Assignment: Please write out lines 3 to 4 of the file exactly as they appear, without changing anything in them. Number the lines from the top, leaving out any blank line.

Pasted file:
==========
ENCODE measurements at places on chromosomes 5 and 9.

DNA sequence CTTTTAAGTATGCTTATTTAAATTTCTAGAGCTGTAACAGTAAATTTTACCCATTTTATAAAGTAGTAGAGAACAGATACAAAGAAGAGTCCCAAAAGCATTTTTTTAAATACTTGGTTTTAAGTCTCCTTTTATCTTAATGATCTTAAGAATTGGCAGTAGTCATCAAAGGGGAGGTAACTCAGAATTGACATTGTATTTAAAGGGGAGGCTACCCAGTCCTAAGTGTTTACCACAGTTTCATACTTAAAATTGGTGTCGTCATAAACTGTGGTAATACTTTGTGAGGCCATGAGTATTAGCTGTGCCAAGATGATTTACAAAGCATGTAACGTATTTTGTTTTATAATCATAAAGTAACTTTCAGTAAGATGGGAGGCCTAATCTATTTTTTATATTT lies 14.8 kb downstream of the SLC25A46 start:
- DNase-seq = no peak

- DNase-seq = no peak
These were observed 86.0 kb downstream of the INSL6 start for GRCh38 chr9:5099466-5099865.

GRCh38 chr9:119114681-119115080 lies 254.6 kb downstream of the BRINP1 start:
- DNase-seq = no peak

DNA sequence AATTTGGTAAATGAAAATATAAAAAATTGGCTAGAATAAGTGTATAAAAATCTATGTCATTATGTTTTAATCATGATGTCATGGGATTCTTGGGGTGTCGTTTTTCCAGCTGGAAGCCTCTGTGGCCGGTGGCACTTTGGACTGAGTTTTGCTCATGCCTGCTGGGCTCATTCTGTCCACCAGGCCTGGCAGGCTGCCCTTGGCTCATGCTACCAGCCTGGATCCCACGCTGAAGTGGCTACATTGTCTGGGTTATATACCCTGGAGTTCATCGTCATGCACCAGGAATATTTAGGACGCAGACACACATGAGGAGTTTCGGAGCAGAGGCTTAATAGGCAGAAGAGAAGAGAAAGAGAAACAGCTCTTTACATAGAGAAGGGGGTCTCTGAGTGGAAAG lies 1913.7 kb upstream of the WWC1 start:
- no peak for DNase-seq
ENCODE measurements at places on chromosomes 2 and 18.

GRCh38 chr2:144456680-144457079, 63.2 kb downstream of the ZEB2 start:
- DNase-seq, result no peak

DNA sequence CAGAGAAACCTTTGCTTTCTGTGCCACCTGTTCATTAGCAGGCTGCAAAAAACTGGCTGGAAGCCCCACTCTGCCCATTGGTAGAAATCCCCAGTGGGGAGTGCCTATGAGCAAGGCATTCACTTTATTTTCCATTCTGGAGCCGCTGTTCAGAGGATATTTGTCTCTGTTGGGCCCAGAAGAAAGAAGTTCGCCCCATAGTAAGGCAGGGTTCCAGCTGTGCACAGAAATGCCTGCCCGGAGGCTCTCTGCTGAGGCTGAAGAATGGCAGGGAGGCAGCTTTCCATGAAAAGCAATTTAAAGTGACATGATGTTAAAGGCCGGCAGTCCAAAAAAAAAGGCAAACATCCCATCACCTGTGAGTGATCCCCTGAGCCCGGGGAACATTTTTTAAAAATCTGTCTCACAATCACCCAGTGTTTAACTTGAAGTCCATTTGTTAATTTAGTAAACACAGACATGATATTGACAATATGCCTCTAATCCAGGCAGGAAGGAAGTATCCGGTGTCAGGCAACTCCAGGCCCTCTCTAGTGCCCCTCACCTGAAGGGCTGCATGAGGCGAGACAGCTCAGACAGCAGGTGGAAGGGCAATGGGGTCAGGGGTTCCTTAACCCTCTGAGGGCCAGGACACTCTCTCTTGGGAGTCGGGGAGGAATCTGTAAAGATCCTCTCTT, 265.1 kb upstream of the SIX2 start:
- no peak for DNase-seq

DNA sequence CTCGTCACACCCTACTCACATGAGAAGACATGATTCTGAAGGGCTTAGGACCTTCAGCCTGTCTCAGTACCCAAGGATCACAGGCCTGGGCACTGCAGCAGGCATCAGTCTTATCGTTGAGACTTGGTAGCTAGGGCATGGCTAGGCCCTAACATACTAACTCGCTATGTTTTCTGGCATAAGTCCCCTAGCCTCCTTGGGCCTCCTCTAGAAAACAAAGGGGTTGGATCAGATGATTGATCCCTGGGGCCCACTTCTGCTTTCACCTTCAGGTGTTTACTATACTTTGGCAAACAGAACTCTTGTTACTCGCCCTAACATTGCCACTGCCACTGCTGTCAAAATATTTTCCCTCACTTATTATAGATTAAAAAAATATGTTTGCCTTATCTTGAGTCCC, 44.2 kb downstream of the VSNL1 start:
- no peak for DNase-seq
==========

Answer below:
- DNase-seq = no peak

- DNase-seq = no peak